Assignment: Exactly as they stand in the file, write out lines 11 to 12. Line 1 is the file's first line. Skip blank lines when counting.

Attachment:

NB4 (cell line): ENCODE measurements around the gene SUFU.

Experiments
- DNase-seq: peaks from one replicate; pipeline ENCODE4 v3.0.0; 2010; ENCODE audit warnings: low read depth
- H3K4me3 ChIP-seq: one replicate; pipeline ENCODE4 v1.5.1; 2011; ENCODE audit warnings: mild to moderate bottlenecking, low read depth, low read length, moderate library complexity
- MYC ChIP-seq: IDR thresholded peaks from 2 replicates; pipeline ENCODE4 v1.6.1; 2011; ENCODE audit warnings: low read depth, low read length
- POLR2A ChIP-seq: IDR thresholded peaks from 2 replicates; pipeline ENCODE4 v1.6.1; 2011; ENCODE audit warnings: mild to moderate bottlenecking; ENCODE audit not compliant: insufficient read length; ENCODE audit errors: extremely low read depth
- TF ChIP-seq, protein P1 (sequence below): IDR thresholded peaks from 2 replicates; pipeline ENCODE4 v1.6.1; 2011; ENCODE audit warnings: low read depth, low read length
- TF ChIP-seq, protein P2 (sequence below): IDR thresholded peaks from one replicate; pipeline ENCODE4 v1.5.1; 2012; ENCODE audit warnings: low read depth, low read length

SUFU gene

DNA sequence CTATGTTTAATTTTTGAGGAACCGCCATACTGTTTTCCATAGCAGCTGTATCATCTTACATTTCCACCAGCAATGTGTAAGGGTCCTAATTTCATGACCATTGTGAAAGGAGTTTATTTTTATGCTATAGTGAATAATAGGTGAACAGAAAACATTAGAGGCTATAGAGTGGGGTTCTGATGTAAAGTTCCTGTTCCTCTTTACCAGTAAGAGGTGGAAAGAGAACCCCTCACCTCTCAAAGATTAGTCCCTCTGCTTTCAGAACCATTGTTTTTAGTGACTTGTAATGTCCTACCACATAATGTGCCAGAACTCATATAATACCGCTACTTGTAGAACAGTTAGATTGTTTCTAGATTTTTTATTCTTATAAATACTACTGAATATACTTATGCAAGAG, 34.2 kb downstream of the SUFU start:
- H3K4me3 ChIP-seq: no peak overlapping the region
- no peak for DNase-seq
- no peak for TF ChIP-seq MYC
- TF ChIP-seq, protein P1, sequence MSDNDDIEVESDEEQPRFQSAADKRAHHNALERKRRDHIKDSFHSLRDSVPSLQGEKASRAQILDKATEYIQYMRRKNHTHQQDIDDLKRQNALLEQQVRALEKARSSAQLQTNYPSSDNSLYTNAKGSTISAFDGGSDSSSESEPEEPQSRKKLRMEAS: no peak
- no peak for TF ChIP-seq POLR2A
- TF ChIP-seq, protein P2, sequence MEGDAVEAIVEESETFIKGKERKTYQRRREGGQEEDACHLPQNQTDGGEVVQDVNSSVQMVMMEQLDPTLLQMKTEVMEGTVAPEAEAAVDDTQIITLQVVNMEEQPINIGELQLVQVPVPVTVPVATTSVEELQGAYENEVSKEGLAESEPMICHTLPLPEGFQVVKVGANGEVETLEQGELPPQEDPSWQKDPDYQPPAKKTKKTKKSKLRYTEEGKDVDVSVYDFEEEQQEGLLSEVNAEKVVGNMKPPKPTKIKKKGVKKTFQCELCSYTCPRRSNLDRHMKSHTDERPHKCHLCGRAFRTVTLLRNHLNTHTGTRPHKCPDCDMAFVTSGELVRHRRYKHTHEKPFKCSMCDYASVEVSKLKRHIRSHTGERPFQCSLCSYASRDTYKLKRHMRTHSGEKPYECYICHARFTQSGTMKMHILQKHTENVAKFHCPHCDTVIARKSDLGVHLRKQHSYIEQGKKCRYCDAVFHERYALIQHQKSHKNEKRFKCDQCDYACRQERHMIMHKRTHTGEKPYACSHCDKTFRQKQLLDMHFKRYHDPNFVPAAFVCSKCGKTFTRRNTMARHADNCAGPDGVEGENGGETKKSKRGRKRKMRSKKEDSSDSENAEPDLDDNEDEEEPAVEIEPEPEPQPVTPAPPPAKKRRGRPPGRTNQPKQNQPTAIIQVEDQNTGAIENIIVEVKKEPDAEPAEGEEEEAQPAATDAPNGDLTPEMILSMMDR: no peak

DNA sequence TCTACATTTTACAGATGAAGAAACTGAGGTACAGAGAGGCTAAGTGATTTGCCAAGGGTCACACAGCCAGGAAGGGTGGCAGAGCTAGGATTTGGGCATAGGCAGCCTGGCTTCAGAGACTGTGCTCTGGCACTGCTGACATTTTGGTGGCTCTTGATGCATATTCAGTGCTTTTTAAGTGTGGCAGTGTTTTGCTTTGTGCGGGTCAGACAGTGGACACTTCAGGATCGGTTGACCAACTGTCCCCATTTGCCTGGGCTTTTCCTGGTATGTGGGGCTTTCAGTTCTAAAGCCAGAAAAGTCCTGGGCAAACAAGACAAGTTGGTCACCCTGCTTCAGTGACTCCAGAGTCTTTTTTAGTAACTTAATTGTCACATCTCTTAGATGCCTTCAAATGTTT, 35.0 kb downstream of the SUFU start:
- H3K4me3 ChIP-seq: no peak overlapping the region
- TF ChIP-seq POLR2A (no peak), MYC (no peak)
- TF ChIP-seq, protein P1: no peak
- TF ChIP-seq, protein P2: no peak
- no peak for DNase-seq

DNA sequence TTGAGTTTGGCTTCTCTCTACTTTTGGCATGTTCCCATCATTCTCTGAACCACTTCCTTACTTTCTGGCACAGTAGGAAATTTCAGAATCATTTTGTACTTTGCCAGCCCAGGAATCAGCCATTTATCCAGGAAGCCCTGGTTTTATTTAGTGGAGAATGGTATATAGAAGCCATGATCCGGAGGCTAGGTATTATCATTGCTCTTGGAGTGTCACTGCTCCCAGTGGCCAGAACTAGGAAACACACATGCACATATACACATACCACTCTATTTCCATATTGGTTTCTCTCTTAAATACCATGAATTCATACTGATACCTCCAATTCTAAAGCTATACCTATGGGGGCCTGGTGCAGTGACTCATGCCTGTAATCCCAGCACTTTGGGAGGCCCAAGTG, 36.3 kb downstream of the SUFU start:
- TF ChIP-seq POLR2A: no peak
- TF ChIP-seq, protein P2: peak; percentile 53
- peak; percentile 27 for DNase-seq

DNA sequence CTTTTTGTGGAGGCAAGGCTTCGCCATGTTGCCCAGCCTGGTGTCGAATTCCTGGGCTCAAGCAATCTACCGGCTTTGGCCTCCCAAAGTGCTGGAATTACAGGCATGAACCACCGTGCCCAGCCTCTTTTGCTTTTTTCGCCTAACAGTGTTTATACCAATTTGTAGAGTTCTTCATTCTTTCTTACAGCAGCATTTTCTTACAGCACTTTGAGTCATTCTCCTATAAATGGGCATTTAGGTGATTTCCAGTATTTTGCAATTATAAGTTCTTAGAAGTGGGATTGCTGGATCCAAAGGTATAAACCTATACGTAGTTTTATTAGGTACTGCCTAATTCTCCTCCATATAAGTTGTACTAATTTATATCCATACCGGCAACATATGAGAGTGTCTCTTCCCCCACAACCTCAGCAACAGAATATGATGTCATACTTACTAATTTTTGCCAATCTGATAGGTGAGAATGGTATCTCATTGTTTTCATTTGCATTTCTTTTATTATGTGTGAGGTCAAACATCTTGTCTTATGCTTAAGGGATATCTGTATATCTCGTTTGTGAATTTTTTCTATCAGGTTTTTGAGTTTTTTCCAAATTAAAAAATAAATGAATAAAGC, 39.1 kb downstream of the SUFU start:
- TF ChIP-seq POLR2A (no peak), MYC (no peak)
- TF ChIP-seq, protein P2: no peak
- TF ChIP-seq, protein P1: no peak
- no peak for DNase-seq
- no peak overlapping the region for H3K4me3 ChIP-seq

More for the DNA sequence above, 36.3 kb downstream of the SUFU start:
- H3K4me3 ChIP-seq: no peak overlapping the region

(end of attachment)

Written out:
- H3K4me3 ChIP-seq: no peak overlapping the region
- no peak for DNase-seq